Where did you see the red banana? I had one that I kept in a pot but for some reason it died and I would like to get another one. Thanks, Linda

    Bookmark   April 15, 2009 at 8:34PM
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tikigardener

Cooks Nursery and Greenhouse in Orem. I didn't check the price once I found out it wouldn't last winter but if you kept your banana tree alive I may try it. I have 3 year old twins so I better not chance the Castor Bean but it sounds awesome.

    Bookmark   April 15, 2009 at 10:19PM
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Linda's Garden z6 Utah

I don't know about the red banana, but if you can find Musa Basjoo banana, it will survive the winter in the ground with good mulching as long as it is in a well drained spot in your yard. You wouldn't want to plant anywhere that water accumulates because the excess moisture will rot the corm during the winter. During the summer they love lots of water and fertilizer.

 I have seen them at Lowes the past few years, so you might try looking there.Good luck with your garden!

Linda

    Bookmark   April 16, 2009 at 7:36PM
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arctictropical(Z4)

tikigardener, welcome to Utah! Linda has given you some great information! I grow over 3,000 cannas and elephant ears, hibiscus, bananas and palms outside. It's worth digging and protecting. I've had 4 palms outside for years (some for over 15 years) and one is 10' tall. I've got several red Abysinnian banana (one is 20' tall) inside that I transplant outside each year. They grow the quickest and do the best in our climate. For maintenance free gardening, hardy hibiscus seem to be the best tropical choice.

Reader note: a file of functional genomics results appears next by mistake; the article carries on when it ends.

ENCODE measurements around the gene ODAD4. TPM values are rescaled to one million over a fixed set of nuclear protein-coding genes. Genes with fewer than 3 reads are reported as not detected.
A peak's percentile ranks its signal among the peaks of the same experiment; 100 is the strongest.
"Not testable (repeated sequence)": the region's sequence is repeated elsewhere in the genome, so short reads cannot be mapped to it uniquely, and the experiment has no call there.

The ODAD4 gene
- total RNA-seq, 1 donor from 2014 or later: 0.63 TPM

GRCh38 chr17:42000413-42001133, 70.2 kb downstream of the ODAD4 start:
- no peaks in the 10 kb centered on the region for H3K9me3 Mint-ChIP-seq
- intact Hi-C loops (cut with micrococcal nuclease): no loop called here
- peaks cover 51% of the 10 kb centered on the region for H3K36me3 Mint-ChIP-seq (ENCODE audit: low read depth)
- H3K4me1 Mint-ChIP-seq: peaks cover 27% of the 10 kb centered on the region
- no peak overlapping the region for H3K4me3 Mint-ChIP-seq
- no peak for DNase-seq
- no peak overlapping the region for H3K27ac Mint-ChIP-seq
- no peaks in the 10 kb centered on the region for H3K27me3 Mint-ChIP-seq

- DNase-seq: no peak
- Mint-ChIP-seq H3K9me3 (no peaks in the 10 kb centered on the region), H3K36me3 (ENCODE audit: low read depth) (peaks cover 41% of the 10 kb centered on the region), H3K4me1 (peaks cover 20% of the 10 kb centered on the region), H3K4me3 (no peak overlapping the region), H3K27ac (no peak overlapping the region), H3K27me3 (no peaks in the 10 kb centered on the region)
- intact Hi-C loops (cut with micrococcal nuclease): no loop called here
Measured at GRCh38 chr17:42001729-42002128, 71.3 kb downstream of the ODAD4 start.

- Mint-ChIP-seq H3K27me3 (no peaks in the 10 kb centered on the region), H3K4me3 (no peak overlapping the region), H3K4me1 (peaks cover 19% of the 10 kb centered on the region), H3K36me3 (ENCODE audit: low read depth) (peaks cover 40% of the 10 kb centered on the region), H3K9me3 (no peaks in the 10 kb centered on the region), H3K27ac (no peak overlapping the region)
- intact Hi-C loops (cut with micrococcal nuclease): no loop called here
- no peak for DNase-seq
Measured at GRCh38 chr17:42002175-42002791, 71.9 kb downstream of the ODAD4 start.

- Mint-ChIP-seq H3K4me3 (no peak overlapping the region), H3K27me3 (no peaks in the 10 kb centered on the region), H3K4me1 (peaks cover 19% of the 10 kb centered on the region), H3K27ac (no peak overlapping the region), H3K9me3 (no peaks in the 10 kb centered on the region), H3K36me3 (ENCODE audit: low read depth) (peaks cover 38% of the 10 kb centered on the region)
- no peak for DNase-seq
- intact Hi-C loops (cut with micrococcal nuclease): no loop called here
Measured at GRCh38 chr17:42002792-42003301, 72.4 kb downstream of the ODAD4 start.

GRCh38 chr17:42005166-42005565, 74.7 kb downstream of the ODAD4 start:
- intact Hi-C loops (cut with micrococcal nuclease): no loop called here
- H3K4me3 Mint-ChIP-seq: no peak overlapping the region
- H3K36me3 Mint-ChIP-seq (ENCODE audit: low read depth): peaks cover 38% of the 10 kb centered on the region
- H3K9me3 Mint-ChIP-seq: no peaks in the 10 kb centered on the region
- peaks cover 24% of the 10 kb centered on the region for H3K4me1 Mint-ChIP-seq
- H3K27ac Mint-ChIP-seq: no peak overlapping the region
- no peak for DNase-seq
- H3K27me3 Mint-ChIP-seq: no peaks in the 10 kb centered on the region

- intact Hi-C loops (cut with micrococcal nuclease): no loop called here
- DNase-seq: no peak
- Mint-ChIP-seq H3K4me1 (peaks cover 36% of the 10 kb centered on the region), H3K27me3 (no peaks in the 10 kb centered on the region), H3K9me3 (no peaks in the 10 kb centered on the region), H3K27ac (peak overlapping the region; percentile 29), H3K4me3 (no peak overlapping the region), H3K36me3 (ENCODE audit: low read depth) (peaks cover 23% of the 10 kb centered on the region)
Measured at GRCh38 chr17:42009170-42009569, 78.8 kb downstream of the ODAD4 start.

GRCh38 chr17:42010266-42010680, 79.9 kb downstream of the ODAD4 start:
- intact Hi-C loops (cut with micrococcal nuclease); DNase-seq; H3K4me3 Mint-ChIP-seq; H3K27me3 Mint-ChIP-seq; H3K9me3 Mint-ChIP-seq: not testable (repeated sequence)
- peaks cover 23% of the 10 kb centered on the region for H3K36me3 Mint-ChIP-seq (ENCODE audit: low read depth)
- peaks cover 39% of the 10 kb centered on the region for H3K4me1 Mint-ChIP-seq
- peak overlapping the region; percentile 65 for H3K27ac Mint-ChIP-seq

Bookmark   April 21, 2009 at 4:25PM
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tikigardener

What kind of Palms can you keep outside over winter?

    Bookmark   June 20, 2009 at 3:50AM
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gusolie

Do you have a protected bed on the SE side of your house?

You may look into needle palm (the hardiest of palms but a shrub-like clump that is slow growing), and the trunk-forming windmill palm. Their botanical names are Rhapidophyllum hystrix and Trachycarpus fortunei, respectively. If you have a very protected spot, I'd perhaps mention Mediterranean Fan Palm, too (Chamaerops humilis).

Both should be in a non-windy area (no cold winter winds) and a well-draining, slightly drier soil in winter, too. Both will love heat and moisture in summer there.

There are other palms that others in the US (zone 5 and 6) have grown outdoors but at such ridiculous winter maintenance (heat lights, wrapping, etc) that it'd be ones you'd not want to bother with. Plus, that just looks strange and you can't protect a 20' palm forever as it grows.

    Bookmark   June 20, 2009 at 11:52AM
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tikigardener

Do you do anything with your palms over the winter? I'm going to try them thanks so much for the tips

    Bookmark   June 21, 2009 at 11:37PM